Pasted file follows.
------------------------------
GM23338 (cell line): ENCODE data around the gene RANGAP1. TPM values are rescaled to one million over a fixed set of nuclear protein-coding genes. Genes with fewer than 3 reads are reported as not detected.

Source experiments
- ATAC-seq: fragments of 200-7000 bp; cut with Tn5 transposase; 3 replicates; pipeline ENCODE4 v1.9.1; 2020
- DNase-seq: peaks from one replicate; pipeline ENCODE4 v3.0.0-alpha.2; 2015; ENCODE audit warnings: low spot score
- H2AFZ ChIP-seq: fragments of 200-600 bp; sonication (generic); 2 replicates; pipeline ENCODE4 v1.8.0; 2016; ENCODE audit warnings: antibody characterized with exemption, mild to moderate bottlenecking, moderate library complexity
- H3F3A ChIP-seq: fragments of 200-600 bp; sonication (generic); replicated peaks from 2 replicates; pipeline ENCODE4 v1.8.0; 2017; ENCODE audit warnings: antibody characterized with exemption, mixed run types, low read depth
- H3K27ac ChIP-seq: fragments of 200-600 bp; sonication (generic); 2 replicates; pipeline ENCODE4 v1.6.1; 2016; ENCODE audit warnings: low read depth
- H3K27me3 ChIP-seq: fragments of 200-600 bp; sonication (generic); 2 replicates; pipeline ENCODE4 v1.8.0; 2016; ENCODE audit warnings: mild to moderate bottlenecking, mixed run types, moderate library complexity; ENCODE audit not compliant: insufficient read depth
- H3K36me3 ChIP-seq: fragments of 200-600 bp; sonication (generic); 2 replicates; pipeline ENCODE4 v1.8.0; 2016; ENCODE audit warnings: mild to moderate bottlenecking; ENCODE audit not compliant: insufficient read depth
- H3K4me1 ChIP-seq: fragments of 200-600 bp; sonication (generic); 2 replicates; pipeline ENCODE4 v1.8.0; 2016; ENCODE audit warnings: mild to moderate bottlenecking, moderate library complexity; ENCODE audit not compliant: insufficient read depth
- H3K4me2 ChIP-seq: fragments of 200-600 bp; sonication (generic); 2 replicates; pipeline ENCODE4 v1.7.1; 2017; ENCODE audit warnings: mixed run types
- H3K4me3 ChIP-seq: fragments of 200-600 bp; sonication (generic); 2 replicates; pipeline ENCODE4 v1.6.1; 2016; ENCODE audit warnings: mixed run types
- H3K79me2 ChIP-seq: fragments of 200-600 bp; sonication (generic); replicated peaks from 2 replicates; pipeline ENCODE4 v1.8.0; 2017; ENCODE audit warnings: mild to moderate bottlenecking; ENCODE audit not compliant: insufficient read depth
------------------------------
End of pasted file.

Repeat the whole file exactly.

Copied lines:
GM23338 (cell line): ENCODE data around the gene RANGAP1. TPM values are rescaled to one million over a fixed set of nuclear protein-coding genes. Genes with fewer than 3 reads are reported as not detected.

Source experiments
- ATAC-seq: fragments of 200-7000 bp; cut with Tn5 transposase; 3 replicates; pipeline ENCODE4 v1.9.1; 2020
- DNase-seq: peaks from one replicate; pipeline ENCODE4 v3.0.0-alpha.2; 2015; ENCODE audit warnings: low spot score
- H2AFZ ChIP-seq: fragments of 200-600 bp; sonication (generic); 2 replicates; pipeline ENCODE4 v1.8.0; 2016; ENCODE audit warnings: antibody characterized with exemption, mild to moderate bottlenecking, moderate library complexity
- H3F3A ChIP-seq: fragments of 200-600 bp; sonication (generic); replicated peaks from 2 replicates; pipeline ENCODE4 v1.8.0; 2017; ENCODE audit warnings: antibody characterized with exemption, mixed run types, low read depth
- H3K27ac ChIP-seq: fragments of 200-600 bp; sonication (generic); 2 replicates; pipeline ENCODE4 v1.6.1; 2016; ENCODE audit warnings: low read depth
- H3K27me3 ChIP-seq: fragments of 200-600 bp; sonication (generic); 2 replicates; pipeline ENCODE4 v1.8.0; 2016; ENCODE audit warnings: mild to moderate bottlenecking, mixed run types, moderate library complexity; ENCODE audit not compliant: insufficient read depth
- H3K36me3 ChIP-seq: fragments of 200-600 bp; sonication (generic); 2 replicates; pipeline ENCODE4 v1.8.0; 2016; ENCODE audit warnings: mild to moderate bottlenecking; ENCODE audit not compliant: insufficient read depth
- H3K4me1 ChIP-seq: fragments of 200-600 bp; sonication (generic); 2 replicates; pipeline ENCODE4 v1.8.0; 2016; ENCODE audit warnings: mild to moderate bottlenecking, moderate library complexity; ENCODE audit not compliant: insufficient read depth
- H3K4me2 ChIP-seq: fragments of 200-600 bp; sonication (generic); 2 replicates; pipeline ENCODE4 v1.7.1; 2017; ENCODE audit warnings: mixed run types
- H3K4me3 ChIP-seq: fragments of 200-600 bp; sonication (generic); 2 replicates; pipeline ENCODE4 v1.6.1; 2016; ENCODE audit warnings: mixed run types
- H3K79me2 ChIP-seq: fragments of 200-600 bp; sonication (generic); replicated peaks from 2 replicates; pipeline ENCODE4 v1.8.0; 2017; ENCODE audit warnings: mild to moderate bottlenecking; ENCODE audit not compliant: insufficient read depth